Rio Chama Fly Fishing
The headwaters of the Rio Chama originate on the east flank of the San Juan Mountains in southern Colorado. The river and its tributaries offer an unparalleled fly fishing experience with abundant fishing opportunities.
Ten miles of the Rio Chama, above the mouth of Wolf Creek– located 4 miles below the New Mexico border, is private land requiring land owner’s permission to fish the Rio Chama and Wolf Creek. The Rio Chama at this point holds wild browns with cutthroats in Wolf Creek and rainbows in both streams.
The Rio Chamita spills into the Rio Chama, about 9 miles below the Wolf Creek confluence with the Rio Chama. Access to the Rio Chamita is from a dirt road one and a half miles north of the town of Chama.
A couple of miles north of Chama traveling on NM 17 there is a parking area to access a trail to the Rio Chama for about a 3-mile stretch upstream in the Edward Sargent Wildlife Area. Camping is also available at this location. Fishing in this stretch is very good with dry flies in the evenings and nymphs all day. There are special regulations on this stretch of the Rio Chama.
South of Chama 15 miles on US 64/84 is the confluence of the Rio Brazos with the Rio Chama. Most of this run of the Rio Chama is on private land, except for a 4-mile stretch a couple of miles south of town. Nymphing is the successful method here.
Traveling on US 64/84, before reaching the confluence with the Rio Brazos drive east on NM 512 about 9 1/2 miles to the location of the well-known Corkins Lodge. There is about a mile and a half of public access below Corkins Lodge. The entire Rio Brazos, from the confluence, occupies private property with permission required to fish the stream.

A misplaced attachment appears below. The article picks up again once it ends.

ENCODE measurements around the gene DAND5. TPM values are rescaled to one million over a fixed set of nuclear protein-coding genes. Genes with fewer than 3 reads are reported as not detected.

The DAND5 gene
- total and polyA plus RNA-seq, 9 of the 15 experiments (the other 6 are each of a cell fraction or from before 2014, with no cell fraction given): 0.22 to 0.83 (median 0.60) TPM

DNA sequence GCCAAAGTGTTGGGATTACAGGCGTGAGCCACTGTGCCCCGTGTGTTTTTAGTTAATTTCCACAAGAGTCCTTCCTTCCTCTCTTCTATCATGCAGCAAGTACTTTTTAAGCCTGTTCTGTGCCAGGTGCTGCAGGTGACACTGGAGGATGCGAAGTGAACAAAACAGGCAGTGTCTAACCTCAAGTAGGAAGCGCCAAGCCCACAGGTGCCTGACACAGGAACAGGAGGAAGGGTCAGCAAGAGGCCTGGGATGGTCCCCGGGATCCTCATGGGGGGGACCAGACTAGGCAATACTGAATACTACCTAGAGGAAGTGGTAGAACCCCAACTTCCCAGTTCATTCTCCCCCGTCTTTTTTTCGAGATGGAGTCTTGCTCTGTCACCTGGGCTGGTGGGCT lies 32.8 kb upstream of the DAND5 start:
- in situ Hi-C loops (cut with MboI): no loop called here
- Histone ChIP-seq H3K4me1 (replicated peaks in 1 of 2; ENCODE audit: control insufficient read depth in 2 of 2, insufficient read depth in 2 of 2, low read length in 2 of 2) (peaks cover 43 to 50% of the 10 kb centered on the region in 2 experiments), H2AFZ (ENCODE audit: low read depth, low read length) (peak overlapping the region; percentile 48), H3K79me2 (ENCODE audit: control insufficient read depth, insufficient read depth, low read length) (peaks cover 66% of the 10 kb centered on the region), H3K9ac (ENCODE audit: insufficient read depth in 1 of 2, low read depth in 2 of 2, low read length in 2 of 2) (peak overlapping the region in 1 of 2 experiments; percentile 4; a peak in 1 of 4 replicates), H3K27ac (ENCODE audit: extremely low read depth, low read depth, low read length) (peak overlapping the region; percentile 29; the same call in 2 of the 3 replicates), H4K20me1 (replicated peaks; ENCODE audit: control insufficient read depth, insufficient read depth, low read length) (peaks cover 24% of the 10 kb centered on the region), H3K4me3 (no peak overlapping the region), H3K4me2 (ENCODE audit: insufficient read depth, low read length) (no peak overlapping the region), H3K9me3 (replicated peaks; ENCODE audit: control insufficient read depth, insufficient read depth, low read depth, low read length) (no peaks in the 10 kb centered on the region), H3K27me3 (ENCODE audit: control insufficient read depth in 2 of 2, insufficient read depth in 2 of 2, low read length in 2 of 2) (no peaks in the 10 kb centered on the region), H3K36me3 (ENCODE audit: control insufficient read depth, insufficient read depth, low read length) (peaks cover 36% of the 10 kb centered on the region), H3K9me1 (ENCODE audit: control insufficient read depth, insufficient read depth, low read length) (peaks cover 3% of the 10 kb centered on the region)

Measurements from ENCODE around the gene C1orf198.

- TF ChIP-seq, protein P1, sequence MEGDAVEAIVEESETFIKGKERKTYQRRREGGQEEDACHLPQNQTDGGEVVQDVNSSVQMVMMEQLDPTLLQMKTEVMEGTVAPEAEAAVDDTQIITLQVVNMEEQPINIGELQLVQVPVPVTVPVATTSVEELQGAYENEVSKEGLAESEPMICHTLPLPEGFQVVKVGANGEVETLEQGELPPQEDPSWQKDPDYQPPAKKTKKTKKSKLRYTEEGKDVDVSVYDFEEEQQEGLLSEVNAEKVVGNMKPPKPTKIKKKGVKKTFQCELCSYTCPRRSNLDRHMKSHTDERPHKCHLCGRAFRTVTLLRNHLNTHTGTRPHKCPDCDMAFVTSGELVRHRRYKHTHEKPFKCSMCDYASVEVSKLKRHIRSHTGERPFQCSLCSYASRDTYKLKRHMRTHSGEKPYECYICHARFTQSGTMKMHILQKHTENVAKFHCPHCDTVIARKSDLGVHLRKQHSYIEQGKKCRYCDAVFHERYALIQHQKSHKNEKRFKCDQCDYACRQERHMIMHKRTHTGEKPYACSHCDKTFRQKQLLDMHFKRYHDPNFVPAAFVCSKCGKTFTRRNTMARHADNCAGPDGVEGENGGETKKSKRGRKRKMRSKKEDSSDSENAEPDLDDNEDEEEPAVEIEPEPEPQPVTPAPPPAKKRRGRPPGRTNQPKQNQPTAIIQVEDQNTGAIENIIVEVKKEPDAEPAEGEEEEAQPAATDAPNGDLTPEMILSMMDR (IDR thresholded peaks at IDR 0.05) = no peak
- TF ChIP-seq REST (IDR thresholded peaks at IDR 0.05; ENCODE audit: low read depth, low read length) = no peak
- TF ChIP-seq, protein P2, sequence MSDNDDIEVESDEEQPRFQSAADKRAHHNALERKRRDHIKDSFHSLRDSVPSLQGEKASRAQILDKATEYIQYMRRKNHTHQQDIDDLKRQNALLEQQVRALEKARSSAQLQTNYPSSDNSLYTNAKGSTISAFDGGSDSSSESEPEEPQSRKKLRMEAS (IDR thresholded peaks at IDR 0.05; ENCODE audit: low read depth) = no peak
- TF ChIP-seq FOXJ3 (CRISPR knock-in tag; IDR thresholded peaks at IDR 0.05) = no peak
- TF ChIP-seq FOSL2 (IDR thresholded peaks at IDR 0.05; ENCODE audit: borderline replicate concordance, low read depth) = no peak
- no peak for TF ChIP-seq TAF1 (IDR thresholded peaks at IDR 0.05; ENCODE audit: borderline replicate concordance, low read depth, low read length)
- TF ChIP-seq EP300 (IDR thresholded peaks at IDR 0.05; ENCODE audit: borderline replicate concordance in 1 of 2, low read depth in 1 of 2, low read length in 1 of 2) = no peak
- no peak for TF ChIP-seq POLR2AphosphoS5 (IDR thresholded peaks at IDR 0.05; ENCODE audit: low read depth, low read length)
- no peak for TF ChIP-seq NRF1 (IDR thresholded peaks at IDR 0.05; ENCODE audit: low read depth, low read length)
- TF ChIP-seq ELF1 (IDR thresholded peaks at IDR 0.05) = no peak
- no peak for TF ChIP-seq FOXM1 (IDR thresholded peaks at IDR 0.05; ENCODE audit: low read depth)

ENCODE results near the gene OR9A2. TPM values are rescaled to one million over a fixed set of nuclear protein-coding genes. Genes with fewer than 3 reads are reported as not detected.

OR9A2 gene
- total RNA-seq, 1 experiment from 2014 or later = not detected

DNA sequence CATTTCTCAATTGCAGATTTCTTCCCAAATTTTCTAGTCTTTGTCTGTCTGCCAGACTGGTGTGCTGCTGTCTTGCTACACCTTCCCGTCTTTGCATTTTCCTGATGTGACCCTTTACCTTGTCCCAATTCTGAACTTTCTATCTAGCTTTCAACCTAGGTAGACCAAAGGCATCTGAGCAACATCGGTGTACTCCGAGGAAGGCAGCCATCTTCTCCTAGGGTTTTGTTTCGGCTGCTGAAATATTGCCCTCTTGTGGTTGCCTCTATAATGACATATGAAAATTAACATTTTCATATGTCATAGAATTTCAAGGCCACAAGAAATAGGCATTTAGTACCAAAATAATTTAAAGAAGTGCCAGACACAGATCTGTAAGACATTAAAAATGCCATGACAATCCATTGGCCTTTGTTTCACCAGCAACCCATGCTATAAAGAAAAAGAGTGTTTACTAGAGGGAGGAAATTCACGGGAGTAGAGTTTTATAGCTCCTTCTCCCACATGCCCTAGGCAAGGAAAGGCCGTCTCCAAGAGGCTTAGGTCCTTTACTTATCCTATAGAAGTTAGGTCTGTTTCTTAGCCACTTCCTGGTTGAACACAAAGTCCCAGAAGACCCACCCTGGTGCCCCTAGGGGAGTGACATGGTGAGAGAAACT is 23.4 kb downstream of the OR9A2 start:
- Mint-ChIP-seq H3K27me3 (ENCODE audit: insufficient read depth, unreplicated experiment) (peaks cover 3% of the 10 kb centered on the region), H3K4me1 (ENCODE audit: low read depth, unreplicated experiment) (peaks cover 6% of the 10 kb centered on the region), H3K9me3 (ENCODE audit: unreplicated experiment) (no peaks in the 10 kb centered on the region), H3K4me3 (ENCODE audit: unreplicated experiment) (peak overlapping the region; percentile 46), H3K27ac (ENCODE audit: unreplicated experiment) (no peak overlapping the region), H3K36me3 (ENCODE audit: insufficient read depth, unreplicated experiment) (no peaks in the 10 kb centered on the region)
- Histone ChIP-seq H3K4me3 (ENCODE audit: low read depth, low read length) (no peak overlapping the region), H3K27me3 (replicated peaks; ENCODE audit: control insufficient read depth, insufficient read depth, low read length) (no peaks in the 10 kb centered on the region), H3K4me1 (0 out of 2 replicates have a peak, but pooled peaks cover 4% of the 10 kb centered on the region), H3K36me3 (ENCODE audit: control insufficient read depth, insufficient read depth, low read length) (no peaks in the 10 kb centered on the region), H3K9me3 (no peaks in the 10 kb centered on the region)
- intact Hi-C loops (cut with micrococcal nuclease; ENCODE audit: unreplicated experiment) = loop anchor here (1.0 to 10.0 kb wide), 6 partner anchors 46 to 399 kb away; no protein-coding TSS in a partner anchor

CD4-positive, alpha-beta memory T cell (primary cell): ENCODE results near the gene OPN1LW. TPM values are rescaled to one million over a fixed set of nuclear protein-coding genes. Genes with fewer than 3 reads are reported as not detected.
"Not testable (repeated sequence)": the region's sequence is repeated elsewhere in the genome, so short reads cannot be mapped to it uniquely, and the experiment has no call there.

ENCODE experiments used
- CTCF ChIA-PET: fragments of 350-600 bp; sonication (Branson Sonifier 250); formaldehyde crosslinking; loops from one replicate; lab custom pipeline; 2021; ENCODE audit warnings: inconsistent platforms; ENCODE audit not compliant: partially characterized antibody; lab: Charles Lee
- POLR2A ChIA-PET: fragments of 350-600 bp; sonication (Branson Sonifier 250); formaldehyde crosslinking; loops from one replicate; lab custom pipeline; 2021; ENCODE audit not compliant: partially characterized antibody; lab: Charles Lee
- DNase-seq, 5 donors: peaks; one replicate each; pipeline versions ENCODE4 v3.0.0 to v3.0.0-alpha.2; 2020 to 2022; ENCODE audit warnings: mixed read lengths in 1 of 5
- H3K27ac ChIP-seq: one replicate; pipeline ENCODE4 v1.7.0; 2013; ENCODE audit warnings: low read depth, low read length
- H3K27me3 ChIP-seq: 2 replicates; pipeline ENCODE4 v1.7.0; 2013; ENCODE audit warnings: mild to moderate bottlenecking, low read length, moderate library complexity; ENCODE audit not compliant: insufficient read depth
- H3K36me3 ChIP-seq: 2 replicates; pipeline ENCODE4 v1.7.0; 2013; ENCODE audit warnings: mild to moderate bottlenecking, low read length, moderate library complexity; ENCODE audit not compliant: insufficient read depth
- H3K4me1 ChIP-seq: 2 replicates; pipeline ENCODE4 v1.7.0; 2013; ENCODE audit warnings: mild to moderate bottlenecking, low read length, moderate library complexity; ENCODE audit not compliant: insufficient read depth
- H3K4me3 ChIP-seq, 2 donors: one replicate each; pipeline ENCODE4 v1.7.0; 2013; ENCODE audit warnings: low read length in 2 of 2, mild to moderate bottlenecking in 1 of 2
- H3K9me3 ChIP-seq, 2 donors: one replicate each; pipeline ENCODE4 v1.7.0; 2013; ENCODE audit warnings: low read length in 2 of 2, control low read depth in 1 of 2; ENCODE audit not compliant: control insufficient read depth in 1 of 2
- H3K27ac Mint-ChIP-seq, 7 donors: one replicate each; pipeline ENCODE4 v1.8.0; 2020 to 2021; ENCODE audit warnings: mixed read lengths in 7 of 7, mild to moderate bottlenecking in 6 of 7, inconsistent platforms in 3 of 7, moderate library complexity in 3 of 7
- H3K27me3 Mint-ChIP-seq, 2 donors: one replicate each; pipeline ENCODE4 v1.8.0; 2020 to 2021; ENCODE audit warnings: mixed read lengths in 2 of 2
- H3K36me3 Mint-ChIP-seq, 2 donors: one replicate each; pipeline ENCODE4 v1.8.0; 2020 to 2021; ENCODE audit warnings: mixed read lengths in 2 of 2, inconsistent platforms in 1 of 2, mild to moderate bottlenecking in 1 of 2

Below the confluence with the Rio Brazos, the Rio Chama offers several miles of excellent dry fly and nymph fishing as it picks up the tailwaters of Heron Lake then pours into El Vado Reservoir. The best access is at the Rio Chama Wildlife Area off NM 112, a few miles south from US 64/84. The Rio Chama, at this point, can be quite wide–over 40 ft. and has great runs, pools and large boulders that create great pocket water. The river holds rainbows and wild browns and there is ample opportunity to catch large trout. Who knows maybe even a new state record? There are special regulations on the Rio Chama in the Rio Chama Wildlife Area.
Dry flies and nymphs are good in this part of the Rio Chama but large flies, such as streamers are the best chance for catching some unusually large fish. There are plenty 18″ or larger trout in this fishery.
Take US 84 from Espanola to Tierra Amarilla and then on to Chama or El Vado.